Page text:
Thursday, February 16, 2006

Monday Night

Monday night something dark happened. I know what I think happened, but that could be just conjecture, so I will lay it all out here: in facts and then in theories and then in conclusions.

The objective facts:
Around 11:30 Monday night an engine type noise started up and it seemed to be coming from behind the Taj Mahal next door, way in the back. It sounded like a car engine, but higher, different. A thought it was a generator; I thought it was someone working on a car. At any rate it was loud and annoying and after about 20 minutes I went out to see just WTF was going on. I couldn't find a flashlight but the moon was full. I went to the end of my yard and tried to see. The old blue volvo was parked way in the back, which was odd, since it's usually on the street, and the noise seemed to be coming from it, or maybe from behind it. The windows of the volvo were opaque.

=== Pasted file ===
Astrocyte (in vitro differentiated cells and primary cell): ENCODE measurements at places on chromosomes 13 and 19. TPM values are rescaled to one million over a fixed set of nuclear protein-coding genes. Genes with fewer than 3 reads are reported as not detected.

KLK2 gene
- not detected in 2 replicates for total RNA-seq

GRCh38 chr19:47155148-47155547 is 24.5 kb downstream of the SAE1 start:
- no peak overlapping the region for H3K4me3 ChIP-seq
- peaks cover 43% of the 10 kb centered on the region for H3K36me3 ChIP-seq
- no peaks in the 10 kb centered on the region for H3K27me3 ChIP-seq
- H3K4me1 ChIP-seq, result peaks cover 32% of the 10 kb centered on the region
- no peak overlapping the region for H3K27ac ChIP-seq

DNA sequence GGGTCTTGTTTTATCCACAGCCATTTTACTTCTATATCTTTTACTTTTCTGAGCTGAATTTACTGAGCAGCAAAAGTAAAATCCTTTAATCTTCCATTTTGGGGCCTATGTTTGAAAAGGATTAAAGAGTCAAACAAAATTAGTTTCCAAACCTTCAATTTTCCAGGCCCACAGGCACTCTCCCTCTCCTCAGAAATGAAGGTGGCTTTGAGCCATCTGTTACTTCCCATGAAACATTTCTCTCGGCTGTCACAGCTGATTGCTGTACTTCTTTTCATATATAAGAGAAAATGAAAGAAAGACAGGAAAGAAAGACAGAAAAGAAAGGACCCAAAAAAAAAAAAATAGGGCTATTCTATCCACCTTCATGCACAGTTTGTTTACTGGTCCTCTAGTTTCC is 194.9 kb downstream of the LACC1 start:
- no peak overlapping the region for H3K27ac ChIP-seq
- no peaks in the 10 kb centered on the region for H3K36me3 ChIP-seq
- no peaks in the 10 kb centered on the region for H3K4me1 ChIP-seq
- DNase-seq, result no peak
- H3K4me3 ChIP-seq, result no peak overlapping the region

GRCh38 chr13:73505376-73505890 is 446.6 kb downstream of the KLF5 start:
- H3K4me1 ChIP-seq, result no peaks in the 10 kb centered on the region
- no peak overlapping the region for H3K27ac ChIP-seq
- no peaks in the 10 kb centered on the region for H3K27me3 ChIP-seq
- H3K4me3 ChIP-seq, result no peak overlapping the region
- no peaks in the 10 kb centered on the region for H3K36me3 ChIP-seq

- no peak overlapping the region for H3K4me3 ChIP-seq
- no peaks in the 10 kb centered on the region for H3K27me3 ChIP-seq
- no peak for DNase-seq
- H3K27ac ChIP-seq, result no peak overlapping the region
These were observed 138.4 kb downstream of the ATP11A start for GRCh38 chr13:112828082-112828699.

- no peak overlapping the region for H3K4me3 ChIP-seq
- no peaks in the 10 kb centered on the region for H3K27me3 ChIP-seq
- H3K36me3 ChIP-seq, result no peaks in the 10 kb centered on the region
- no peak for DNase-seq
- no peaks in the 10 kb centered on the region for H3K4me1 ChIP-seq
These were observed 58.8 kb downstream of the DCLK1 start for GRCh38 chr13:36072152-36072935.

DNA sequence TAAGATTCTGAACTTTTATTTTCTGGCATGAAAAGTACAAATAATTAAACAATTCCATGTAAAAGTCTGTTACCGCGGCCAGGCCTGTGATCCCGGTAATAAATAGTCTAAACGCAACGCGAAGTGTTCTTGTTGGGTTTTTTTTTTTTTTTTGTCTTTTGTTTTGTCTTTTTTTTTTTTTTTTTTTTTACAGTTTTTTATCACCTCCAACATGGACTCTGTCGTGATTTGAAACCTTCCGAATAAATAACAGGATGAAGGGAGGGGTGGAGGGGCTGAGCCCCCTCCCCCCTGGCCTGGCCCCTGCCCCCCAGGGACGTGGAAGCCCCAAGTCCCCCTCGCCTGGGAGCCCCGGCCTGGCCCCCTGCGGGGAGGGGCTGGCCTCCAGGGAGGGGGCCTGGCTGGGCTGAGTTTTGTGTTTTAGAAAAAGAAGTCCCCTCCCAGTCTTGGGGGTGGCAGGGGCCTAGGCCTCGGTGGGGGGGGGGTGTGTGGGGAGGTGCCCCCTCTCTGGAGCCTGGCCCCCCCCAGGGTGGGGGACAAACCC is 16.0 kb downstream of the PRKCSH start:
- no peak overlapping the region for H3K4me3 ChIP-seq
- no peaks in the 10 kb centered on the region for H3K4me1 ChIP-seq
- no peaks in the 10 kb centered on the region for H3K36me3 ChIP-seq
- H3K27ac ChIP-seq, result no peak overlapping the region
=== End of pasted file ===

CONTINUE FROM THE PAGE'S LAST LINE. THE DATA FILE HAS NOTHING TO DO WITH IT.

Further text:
I thought, oh my god, someone has run a hose from the exhaust and is committing suicide in that car. Then I thought, oh, don't be ridiculous, it's got to be some kind of broken machinery coming from the pool in the yard of the house behind here, that you can't see. I thought, you watch too much Six Feet Under, nobody really commits suicide, certainly not next door to you, certainly not in an old blue volvo. I went back inside and wondered if I should call the police but I don't like to call in noise complaints - I have parties, occasionally, after all, and a favor is a favor.